“I listen, I hear, I read and I forget.”
This is what happens to most students when it comes to listening in class. That is why taking notes during class plays a crucial role in retaining what you have learnt.
According to Walter Pauk (84), people lose their retention at the following rates:
This article will give you insight on how to make the best possible notes from a lesson/lecture.
Step 1 Come Prepared
As simple as this may sound, the first step is to be prepared to take notes.
First of all, make sure you sit at an area where you can see and hear clearly. This allows you to absorb the information you’re hearing to the maximum which increases the efficiency of taking notes.
Also always remember to bring your pens, notebooks and any other accessories you require to take notes before the lesson.
If you intend to take notes by hand, you should bring an A4 sized notebook with plenty of blank pages as well as 3 pens of different colour (black, blue and red).
If taking notes using laptop suits you more, make sure your laptop is fully charged each day. In addition, close all the distraction such as Facebook, Youtube…whatever prior to the lesson. Just make sure you don’t get distracted during class.
It is highly recommended that you take notes by hand. The benefits are as follows:
- Hand writing your notes allows you to really process the information.
- Writing your notes by hand also forces you to engage with the material as this enables you to pick out the most important and relevant information.
- Improves your writing speed during exams as well as your own handwriting.
Here is how my handwriting has improved after developing the habit of writing all my notes by hand.
Step 2 Be An Active Listener
When note-taking, make sure you don’t mindlessly transcribe every single word said by the lecture, without really understanding what you actually wrote down.
This will lead to confusion and pain in reading your notes when you are reviewing them later.
“There is a great difference between knowing a thing and understanding it.” – Charles Kettering
As a result, you should try to absorb the information you’re hearing the first time. Not only will this shorten the amount of information you are taking down, but also speeds up the process of notes reviewing.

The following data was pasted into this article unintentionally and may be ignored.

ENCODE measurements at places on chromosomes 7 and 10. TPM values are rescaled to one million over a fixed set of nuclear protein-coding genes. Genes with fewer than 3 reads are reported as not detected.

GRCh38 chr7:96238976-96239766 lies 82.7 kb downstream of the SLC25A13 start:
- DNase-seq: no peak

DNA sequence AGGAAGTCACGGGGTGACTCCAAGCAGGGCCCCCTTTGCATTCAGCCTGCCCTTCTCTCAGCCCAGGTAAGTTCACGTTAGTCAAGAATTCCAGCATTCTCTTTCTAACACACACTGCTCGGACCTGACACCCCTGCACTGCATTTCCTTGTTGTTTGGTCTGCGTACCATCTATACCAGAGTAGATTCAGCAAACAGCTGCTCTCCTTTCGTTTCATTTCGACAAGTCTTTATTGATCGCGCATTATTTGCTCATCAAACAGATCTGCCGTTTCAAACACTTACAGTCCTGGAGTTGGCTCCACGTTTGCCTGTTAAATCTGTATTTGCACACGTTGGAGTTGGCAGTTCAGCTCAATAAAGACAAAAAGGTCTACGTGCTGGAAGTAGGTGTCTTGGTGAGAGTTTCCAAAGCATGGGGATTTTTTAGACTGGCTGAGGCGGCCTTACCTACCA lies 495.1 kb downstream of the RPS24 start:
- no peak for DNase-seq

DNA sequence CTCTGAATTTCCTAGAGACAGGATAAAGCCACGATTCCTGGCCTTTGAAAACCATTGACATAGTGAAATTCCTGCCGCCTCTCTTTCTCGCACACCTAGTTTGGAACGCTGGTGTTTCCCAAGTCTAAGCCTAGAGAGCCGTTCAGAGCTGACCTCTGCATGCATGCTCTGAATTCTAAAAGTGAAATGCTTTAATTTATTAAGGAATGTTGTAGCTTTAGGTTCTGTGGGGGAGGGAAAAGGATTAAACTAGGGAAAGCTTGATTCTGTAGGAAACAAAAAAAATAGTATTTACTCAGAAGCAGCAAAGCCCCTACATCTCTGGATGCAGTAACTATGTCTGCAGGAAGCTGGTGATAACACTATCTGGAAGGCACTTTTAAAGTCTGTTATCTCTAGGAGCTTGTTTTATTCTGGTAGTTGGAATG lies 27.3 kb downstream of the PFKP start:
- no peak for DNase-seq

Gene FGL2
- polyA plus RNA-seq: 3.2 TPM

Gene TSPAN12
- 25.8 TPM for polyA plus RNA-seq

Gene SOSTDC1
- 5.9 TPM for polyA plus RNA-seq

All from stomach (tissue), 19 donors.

If you are having any trouble understanding what is being said in class, always ask questions.
Don’t be afraid to ask the teacher/lecturer to repeat themselves or explain the information more precise way.
Step 3 Paraphrase The Information
The most important thing when writing your notes is to paraphrase the information in a clear and succinct way.
- Include ONLY the relevant information. Write down individual words or key phrases that are most relevant to the topic at hand (for example, dates, definition, number and formula). Eliminate all the filler words and secondary details. Try to also abbreviate long words which are important, but already familiar to you.
- Think about what you want to gain from the class. The purpose of you attending a class is to learn something. It maybe an instinct for everyone to write down everything during their first lesson. But the sole purpose to write notes is for you to learn, not to make you look like you are learning.
- Prioritise new information. Don’t waste time writing down information that you already know. Focus on writing down any new information that you’ve never learned before. This is where the value of note taking in class comes from.
Step 4 Make Your Notes Look Nice
It would be a pain reading your own note if you cannot understand or read it.
In general, you will also be reluctant to go back and study your notes if they are messy, disorganized and difficult to read. Here are some tips on creating visually appealing notes:
- Organise your notes. You’ll find your notes much more organised and neat if you start on a fresh, blank page for each new class or topic. Put the date in the top right hand corner and only write on one side of each page, especially if you’re writing with very inky pens.
- Write neatly. Taking notes will be a complete waste of time if you can’t read them afterwards! Make sure your writing is small, neat and legible, and avoid using fancy handwriting if possible. If you are a messy hand writer, avoid using inky pen.
- Use wide margins. Line each page with a pen and ruler, giving yourself a wide margin on the left hand side. This will prevent the page from becoming too overcrowded and will give you space to add any additional information once you review your notes.
- Use appropriate headings. Always use headings and subheadings for each topic. Not only will your notes be much more organised, but it will save you heaps of time in future if you are trying to look for something.
- Add symbols and diagrams. Things like arrows, dots and boxes, diagrams, charts, and other visual aids are excellent ways to represent and simplify key concepts. In addition, it would increase your engagement in reading the notes.
So these are the tips on how to write the best notes! Now it’s time to review and keep editing your notes! Always remember to take your knowledge into practice by constantly doing practice questions. This is an equally important way to absorb everything you have learnt.
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Yifan Shen completed his HSC in 2014 and is currently studying the Bachelor Of Economics/Advanced Mathematics at UNSW. Apart from nutting out equations and helping out students with their academic pursuit, you will find him either reading thriller novels or introducing a range of new people to the intricate and mysterious world of mathematics as the marketing representative of UNSW MathSoc. When he is drained from all of these work, you will also see him hiking, planking and water bending in his recovery mode.